09-17-2009, 02:03 PM
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Assuming the fish in question is Arius jordani, common names Columbia Shark or Silver-Tip Shark, it is a brackish water fish when mature as Twistersmom mentioned. It is also large, growing more than 12 inches, and needs a 4-foot tank at a minimum when young. Smaller tanks (not saying this is a problem with you) will probably cause growth problems internally.
With respect to success in fresh water, mollies, I note that your pH is 8.2 and that probably has something to do with your luck so far. These fish require harder, alkaline water, and that means there are more dissolved minerals and salts of various types in the water than there would be in water with a pH of 7.4, and water with a pH of 6.8 is certainly not acceptable for this fish. Thus, the fish you have may be "OK" in your 8.2 water simply because it has so far managed to make do with the harder mineralized water. The long-term continuance though is not so certain, as I'll come to below.
And catfishtabbi, this is another issue for you, with water that is slightly acidic to slightly basic (alkaline). This fish, when young, requires harder water.
A final comment on Twistersmom's pertinent comment on fish being more prone to disease due to water parameters. This is absolutely true. It is a scientific fact that fish have a certain "preference" for water parameters, and each species has evolved over millions of years to "live" in certain water. Evolution is an on-going thing in nature, and over time fish continue to evolve to adapt to changes. This is one reason why decades of tank-raised fish can adapt to different water parameters than their wild counterparts. But there is a limit to such adaptation short-term, and differing water parameters also takes a high toll on some fish more than others.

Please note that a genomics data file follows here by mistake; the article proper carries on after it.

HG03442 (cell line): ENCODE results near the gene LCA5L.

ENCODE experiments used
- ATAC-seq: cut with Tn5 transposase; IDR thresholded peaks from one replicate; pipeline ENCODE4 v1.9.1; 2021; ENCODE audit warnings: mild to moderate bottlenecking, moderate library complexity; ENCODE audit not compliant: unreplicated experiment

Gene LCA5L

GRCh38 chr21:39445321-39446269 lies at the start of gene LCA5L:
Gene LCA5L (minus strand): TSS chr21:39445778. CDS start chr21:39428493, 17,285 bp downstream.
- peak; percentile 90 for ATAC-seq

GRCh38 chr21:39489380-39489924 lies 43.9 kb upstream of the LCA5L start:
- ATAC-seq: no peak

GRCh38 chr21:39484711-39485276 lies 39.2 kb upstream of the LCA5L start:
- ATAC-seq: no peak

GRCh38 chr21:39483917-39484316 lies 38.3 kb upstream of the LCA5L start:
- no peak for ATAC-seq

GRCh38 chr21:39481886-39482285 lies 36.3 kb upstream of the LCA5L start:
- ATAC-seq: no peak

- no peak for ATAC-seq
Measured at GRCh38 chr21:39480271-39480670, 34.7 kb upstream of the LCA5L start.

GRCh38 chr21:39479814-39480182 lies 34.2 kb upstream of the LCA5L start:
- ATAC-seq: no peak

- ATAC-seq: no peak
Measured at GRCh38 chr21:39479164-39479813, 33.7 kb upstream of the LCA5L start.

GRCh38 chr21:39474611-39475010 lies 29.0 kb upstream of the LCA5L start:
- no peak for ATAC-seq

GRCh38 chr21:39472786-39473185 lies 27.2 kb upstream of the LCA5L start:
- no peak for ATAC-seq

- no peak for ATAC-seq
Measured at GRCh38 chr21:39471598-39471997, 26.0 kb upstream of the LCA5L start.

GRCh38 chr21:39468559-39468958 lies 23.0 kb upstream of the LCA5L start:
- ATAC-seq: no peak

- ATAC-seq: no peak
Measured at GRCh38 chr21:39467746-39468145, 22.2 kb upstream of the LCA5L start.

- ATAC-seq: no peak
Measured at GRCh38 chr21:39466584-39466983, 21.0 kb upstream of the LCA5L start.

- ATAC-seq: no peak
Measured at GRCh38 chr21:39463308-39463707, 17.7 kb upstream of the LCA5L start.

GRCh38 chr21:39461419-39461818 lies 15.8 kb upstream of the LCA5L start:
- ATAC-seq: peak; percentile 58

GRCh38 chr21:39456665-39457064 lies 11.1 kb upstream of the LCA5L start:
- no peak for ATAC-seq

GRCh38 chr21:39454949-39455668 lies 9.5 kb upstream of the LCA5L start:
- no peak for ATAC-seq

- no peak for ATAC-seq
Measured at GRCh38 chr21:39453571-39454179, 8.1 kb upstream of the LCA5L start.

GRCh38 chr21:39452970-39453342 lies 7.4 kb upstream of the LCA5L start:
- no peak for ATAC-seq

A fish has a complex internal metabolism that involves adjusting the ph of its blood to equal that of the water in which it lives, feeding its cells, and maintaining its immune system. When it has to work harder to do any of these things, it causes stress. And just as with humans, stress brings on various diseases. The fish is literally weakened constantly because it is spending considerable effort to match its surroundings, and parasites--which are frankly always present in our aquariums--will take the opportunity to attack and the fish will be unable to fend them off. Salinity and ph play a significant role in this, because they affect the internal workings of the fish.
To sum up, for the long-term health of this fish, it should be in a large aquarium of brackish water. It is also a shoaling fish, and prefers being in a small group--another problem with tank size.